The project debuted this May, and already Jacobs has been fielding requests for apartments from friends of current residents, who see buddies making friends and having a good time and want in on the action.

But living at the Collective doesn’t come cheap. Tiny one-bedroom homes start at $ 3,000.

That’s a hefty price, especially since these units have the same fundamental problems as the dark and dingy tenement buildings that immigrants piled into en masse in the 19th century. They’re narrow, they don’t get much light and, with less than a foot of space between buildings, they’re not exactly airy.

In the early 1900s, tenements were considered a step forward in urban design: a residential building for use by three or more families who all lived independently and had their own kitchens. Thousands of such buildings still stand all over Manhattan, many with rent-stabilized tenants.

“It’s interesting that developers are even using the word ‘tenement,’ ” said David Favaloro, chief curator at the Tenement Museum on the Lower East Side. “That word evokes a certain kind of place, one that’s for the poor, is overcrowded and has no indoor heating or plumbing.”

At these prices, renters could easily afford a much larger unit elsewhere in the city. But for young creative types looking for a good time, it’s all about location and amenities. Size doesn’t matter for these transients.

“I didn’t move to New York for lots of square feet,” said British national Will Friend, who has lived in a renovated tenement on the Lower East Side for two years. “The location is my favorite in New York. If you’re looking for a place to spend a lot of time at home, you’d be better off renting in Astoria.”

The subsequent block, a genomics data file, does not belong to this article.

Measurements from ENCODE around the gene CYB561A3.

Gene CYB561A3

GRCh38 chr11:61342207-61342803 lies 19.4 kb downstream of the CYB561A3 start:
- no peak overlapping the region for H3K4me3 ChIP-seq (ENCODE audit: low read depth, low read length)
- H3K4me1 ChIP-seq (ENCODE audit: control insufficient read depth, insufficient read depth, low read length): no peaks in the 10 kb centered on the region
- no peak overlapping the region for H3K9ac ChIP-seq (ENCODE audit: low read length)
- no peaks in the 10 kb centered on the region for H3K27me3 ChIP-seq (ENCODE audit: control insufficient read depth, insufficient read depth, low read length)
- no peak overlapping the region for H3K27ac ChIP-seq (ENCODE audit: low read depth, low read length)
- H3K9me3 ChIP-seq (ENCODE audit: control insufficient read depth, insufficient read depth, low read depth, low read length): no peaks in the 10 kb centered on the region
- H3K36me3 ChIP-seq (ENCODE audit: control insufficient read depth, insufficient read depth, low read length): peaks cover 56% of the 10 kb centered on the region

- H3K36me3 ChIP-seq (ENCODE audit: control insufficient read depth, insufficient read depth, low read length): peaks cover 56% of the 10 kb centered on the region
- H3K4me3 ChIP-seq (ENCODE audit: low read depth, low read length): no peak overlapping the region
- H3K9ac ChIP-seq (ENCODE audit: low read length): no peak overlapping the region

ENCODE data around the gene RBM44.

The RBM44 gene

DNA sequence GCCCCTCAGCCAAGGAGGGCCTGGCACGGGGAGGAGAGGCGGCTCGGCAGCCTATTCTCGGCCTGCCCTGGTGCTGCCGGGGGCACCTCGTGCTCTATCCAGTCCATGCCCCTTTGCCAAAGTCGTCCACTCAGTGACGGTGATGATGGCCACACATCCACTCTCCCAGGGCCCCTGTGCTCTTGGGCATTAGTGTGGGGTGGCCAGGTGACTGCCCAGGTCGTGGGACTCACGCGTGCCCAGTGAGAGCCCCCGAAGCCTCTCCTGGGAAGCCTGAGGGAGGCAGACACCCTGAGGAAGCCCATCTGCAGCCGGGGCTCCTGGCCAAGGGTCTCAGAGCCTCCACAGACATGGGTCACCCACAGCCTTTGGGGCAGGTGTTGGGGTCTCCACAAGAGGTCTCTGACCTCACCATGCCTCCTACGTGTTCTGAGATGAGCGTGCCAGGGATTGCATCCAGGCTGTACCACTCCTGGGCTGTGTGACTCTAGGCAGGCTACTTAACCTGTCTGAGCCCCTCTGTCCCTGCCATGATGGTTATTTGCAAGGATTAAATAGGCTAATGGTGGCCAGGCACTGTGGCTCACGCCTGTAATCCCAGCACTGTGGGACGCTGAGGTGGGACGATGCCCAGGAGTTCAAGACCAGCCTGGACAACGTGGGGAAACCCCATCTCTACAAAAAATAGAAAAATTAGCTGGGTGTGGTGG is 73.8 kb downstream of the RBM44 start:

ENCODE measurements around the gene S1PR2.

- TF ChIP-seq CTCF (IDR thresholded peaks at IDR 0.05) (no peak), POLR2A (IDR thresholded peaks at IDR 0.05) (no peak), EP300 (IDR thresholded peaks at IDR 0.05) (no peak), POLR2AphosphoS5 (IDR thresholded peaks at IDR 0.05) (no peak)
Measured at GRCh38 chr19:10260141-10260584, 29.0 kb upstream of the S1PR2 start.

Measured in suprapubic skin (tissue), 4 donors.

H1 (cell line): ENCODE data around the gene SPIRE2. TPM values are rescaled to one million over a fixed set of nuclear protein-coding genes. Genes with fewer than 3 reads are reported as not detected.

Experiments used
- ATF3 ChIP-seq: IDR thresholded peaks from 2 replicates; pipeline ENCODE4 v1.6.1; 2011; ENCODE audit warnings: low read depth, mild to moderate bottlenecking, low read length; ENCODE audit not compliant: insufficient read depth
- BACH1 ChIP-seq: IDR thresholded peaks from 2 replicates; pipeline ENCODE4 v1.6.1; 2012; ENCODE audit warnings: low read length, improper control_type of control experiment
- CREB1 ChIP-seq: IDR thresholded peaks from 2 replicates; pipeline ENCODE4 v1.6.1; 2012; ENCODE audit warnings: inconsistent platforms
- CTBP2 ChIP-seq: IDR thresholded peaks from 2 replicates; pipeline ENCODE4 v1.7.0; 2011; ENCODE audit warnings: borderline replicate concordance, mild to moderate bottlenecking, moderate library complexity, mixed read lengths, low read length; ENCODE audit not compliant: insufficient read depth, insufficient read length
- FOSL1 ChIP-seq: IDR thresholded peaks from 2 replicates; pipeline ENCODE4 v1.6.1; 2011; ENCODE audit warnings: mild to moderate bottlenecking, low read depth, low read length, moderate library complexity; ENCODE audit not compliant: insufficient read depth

At a string of similarly renovated tenements on several different streets on the Lower East Side, where tiny two-bedroom homes on the ground floor go for $ 7,000 a month, the landlord, SMA Equities, has taken the finishes to new luxurious heights. Perks include Miele ovens, oak floors, sound-canceling windows that go for $ 1,000 a pop, free WiFi and even central air, which is unheard of in most luxury high-rise rentals, never mind tenement buildings.

“These are the same kinds of finishes that you’d find in a high-rise condo with a doorman,” said Louis Adler of Real New York, a brokerage that handles the renovation and leasing of the apartments. “If anything, they’re a tier above.”

Adler’s business partner Robert Rahmanian called it an “arms race.”

“It’s about figuring out how you can make your building a little bit nicer than the one next door,” he said.

Adler estimates that SMI has invested upwards of $ 50,000 per apartment to attract the kinds of tenants who will pay these rents.

The deal clincher for twentysomethings: Some of Real New York’s buildings, including one at 99 Allen St., have private rooftop cabanas for some of the upper-floor apartments, where residents’ parties will have views of the Empire State Building.

“These are pretty significant parties,” Jacobs said of similar events at the Collective. “It’s all part of the horizontal luxury experience.”

If Bubbe only knew!

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Lifestyle – NY Daily News